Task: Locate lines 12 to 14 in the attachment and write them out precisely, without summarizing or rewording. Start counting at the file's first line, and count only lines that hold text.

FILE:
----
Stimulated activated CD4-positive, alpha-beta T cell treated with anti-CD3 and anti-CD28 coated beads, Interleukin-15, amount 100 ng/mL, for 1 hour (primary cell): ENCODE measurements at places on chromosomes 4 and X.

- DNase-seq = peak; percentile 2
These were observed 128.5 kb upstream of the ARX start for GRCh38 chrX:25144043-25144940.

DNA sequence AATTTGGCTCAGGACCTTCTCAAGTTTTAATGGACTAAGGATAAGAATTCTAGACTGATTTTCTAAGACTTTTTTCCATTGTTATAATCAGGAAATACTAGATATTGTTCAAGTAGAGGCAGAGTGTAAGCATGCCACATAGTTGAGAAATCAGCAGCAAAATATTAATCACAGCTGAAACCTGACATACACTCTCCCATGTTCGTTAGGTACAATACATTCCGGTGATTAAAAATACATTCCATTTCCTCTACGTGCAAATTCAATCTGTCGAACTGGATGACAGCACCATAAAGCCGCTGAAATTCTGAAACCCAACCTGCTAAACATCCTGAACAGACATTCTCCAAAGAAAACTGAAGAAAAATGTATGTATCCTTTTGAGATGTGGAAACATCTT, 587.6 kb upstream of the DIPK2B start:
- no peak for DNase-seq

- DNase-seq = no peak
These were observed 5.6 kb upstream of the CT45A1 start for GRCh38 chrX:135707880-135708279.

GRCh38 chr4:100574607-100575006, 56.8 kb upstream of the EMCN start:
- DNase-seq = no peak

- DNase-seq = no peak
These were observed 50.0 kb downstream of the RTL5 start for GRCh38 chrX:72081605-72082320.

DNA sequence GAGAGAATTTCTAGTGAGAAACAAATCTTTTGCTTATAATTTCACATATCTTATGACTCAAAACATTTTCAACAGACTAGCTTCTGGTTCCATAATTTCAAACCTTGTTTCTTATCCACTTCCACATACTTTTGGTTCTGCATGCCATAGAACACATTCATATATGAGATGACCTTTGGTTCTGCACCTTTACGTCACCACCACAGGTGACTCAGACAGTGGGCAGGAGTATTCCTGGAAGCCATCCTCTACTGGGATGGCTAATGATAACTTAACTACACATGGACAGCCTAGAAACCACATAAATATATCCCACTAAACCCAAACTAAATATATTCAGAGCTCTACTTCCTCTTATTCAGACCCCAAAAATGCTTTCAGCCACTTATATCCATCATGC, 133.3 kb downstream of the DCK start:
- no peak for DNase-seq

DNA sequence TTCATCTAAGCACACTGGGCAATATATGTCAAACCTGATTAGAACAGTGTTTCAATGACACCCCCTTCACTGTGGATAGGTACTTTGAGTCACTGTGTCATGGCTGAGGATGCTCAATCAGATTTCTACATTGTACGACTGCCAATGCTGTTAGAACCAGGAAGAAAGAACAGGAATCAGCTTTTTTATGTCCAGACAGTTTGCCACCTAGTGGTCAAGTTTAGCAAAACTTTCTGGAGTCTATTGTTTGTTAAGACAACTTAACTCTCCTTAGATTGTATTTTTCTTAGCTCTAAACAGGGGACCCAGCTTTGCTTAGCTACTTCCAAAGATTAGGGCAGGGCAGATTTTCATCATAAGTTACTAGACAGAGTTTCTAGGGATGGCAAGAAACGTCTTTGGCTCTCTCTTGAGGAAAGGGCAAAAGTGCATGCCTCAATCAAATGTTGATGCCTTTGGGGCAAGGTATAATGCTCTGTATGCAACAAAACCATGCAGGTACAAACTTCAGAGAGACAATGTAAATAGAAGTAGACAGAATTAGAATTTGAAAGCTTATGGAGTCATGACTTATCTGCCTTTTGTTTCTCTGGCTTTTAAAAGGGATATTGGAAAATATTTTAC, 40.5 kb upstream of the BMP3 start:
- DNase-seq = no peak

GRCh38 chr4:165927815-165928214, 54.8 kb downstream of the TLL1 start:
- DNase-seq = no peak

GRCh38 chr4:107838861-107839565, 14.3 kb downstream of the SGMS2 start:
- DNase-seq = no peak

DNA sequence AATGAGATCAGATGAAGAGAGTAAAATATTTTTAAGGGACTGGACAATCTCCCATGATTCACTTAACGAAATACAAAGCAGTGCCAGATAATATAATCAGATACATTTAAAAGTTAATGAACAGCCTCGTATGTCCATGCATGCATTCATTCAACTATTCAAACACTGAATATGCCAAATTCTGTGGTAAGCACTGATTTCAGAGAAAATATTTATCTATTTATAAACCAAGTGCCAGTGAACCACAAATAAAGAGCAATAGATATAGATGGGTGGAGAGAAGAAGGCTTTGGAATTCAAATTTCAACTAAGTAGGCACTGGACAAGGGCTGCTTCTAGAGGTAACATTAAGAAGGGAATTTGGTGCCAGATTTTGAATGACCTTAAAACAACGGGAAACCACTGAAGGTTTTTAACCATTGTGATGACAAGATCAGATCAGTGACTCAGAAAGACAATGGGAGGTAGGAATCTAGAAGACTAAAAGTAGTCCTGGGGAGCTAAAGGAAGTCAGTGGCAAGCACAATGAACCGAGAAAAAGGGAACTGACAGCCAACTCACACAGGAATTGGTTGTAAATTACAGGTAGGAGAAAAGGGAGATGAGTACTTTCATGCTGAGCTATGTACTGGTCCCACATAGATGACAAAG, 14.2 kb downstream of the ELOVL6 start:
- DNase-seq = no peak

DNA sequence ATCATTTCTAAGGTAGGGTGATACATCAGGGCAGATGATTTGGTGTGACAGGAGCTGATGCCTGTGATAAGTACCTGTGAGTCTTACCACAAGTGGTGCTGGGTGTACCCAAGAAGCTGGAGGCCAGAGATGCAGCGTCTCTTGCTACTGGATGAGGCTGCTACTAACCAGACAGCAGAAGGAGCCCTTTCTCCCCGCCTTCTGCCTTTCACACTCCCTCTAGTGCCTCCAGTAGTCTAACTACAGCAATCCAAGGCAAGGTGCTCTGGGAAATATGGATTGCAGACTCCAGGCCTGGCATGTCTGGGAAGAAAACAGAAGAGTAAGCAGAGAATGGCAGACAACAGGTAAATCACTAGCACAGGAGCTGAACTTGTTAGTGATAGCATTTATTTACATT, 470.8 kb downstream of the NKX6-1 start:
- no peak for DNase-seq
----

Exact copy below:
DNA sequence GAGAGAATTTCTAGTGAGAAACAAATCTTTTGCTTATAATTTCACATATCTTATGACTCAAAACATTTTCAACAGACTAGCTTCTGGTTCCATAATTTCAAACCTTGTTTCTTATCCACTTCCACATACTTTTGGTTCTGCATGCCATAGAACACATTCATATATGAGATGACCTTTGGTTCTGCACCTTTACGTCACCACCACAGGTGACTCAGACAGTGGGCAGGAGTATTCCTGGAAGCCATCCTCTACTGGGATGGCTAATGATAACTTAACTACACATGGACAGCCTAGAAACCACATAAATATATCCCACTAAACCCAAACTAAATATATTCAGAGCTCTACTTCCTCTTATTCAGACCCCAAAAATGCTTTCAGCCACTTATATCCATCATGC, 133.3 kb downstream of the DCK start:
- no peak for DNase-seq

DNA sequence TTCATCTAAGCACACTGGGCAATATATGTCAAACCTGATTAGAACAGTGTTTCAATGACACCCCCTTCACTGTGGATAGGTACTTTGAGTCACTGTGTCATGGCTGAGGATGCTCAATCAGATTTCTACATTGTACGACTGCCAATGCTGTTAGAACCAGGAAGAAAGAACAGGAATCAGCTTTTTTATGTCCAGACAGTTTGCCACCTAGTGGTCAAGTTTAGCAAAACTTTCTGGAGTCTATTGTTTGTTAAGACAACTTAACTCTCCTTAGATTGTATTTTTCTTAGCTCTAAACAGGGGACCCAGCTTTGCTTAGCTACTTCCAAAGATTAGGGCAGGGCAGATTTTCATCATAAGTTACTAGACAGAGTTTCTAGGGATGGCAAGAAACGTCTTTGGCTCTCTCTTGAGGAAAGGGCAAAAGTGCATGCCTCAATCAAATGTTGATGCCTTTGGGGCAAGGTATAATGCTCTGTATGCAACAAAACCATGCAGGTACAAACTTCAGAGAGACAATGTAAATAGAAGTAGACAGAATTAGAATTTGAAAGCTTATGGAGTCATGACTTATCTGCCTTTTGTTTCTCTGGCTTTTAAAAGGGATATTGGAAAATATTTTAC, 40.5 kb upstream of the BMP3 start: